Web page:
Laura Dern Talks Death Penalty Reform in Trial By Fire Image

Laura Dern Talks Death Penalty Reform in Trial By Fire

By Lorry Kikta | May 19, 2020

I don’t know about you, but to me, Laura Dern is an icon. Her work with David Lynch alone is enough to put her in in the eternal echelon of greatness in my estimation. So when I found out that I was going to interview her in connection with her latest film Trial By Fire, I was thrilled.

Trial By Fire, directed by Edward Zwick, is the retelling of the true story in the wrongful execution of Cameron Todd Willingham (played in the film by Jack O’Connell), a Texas man who was accused of arson resulting in the death of his three children. He maintained his innocence throughout the whole ordeal, and in the film you can see the agony he goes through, knowing he will die for a crime he didn’t commit.

Dern plays Houston playwright Elizabeth Gilbert, who starts corresponds with Todd and then develops a great rapport. She believes that he is innocent and sets the wheels in motion to get his conviction overturned, but unfortunately, it’s not soon enough.

In this interview we talk about Trial By Fire and so much more. I hope you enjoy reading the conversation as much as I enjoyed having it.

“…we were really inside their love story because it was a love story and I appreciated that Ed wanted to make a film that was not only about changing the criminal justice system,…”

I’d love to hear about your interactions with Elizabeth Gilbert.
Laura Dern: She was so generous to me and given the state of her physical health, really all of our correspondences through the movie where on the phone, email, Skype. So we weren’t actually with each other till after the film. She was so generous. I will share, she shared all the letters with me and let me share them with Jack. And so we were really inside their love story because it was a love story and I appreciated that Ed wanted to make a film that was not only about changing the criminal justice system,  and the brokenness thereof, but it was also about small acts of kindness and how one simple gesture can change the country, can change law, can change an individual’s life.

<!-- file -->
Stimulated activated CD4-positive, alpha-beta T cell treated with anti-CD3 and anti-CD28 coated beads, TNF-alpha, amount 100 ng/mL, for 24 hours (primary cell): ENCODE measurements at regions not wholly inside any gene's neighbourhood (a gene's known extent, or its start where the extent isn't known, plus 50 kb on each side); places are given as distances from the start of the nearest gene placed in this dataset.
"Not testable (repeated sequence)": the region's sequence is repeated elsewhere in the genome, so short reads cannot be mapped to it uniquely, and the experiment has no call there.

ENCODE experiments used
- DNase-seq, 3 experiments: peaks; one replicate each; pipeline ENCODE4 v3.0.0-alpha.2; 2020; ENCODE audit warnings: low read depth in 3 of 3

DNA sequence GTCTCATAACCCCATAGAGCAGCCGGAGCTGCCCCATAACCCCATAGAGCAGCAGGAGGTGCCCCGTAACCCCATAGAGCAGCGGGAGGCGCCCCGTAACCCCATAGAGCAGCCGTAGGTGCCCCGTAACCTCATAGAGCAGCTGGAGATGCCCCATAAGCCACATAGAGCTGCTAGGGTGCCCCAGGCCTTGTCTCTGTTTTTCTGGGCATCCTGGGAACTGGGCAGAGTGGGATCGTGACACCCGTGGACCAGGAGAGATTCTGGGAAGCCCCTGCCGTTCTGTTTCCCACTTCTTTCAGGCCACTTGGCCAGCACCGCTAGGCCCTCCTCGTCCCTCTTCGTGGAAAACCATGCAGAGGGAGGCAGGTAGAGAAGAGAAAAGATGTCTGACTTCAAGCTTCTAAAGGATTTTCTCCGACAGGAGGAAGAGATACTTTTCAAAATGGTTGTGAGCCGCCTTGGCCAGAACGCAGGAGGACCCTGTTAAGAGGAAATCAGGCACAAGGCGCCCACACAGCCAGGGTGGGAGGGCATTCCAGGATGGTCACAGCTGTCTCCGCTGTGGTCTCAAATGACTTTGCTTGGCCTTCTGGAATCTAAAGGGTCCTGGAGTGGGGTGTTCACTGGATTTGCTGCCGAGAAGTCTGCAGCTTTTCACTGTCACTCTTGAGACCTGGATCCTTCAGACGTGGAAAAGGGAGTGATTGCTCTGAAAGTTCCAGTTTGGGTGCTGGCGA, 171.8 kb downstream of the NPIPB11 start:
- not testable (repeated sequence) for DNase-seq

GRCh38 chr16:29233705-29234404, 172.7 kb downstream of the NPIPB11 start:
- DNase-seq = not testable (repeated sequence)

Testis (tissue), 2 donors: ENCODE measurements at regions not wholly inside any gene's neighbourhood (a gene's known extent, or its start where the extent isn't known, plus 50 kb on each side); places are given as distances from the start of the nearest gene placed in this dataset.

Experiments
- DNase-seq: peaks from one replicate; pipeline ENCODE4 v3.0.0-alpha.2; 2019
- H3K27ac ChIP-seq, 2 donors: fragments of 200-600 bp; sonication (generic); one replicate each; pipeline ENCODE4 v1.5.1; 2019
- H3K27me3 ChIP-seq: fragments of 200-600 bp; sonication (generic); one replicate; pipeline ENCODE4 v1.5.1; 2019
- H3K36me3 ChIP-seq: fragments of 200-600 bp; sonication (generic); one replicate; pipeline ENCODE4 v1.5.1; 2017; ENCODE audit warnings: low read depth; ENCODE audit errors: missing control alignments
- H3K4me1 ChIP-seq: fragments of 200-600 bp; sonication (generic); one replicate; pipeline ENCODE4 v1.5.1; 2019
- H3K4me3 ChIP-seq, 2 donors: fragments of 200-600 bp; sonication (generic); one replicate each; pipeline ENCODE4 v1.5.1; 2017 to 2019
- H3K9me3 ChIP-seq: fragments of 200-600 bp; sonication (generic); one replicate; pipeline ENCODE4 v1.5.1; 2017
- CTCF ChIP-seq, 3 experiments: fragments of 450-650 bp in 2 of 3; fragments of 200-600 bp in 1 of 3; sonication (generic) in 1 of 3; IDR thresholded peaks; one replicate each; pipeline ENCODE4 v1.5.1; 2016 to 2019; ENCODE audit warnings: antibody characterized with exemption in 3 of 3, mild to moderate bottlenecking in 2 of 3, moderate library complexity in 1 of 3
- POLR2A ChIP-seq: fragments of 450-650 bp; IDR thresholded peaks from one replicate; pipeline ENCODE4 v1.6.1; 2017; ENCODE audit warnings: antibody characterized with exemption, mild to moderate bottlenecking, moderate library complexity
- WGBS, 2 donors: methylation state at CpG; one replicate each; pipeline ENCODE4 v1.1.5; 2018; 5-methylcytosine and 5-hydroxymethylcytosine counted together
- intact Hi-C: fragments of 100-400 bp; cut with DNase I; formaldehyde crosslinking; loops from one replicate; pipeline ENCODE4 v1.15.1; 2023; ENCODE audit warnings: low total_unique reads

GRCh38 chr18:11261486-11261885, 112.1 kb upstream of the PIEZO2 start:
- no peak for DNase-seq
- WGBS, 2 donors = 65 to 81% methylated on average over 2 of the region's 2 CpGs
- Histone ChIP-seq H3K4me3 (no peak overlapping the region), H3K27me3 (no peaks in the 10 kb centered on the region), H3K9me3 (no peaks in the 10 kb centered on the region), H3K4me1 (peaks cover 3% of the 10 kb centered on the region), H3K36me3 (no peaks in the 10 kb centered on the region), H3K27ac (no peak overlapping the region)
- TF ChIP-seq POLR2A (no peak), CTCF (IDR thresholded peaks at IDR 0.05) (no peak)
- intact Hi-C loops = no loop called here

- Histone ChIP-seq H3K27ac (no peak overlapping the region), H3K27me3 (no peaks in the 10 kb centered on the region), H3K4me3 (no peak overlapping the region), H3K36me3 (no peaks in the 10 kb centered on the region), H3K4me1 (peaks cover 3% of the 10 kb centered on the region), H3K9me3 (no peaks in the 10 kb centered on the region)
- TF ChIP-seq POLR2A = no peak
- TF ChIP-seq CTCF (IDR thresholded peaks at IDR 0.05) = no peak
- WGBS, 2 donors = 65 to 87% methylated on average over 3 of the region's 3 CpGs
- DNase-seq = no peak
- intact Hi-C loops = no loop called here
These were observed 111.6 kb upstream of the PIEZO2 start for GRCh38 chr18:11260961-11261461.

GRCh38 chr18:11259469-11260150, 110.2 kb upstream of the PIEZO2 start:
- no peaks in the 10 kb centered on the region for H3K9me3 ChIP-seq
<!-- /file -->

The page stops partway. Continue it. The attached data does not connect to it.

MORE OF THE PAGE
And she was feeling very heartbroken last night. We talked for a while after the screening. It’s very hard for her to watch the movie. And she said, “I didn’t do it (get Cameron Todd Willingham off of death row before his execution)” and I said, “But it’s only weeks later, another man on death row’s life was saved because of the fire science that you pushed to get from (Dr. Gerald) Hurst. You created groundswell” and Barry Scheck (famous American lawyer) was saying last night, Liz is a champion. She’s helping exonerate others now. So when you’re talking about human life, paying it forward doesn’t mean a lot. I respect so deeply that the heartbreak of losing Todd. But you know, as governor Perry so eloquently puts at the end of the film, we don’t want any innocent person’s life to be lost. And he made that commitment.

He believed in sentencing people to death, because no innocent person was killed. So now we’re letting him know that’s not true. So now we have to change the law. So he’s in agreement with us that for some reason—I’m deciding he is. I’m saying if you guys, as conservatives, are saying that we would never kill innocent people, well now we have to change the law because it’s happened hundreds and hundreds of times now through DNA evidence. I mean 200 cases alone of exonerees just from the Innocence Project’s work.

Oh, that’s incredible. At the end of the movie, I was just weeping, It was heartbreaking. And it’s so good that out of that, this positive result came, but it’s just so heartbreaking that someone had to die in order for that to happen.
Can I tell you in learning statistics about what’s happening with death row cases now, the statistics that honestly last night I could barely sleep. It was so haunting to me that of the exonerees, which are only a couple hundred exonerees that the Innocence Project has worked with, just those exonerees through DNA evidence. So think about how many hundreds or thousands more sit on death row right now who are innocent, but of those exonerees who’ve been proven innocent collectively the time served in prison that they served in prison is over 5,000 years of prison time.

Oh my God.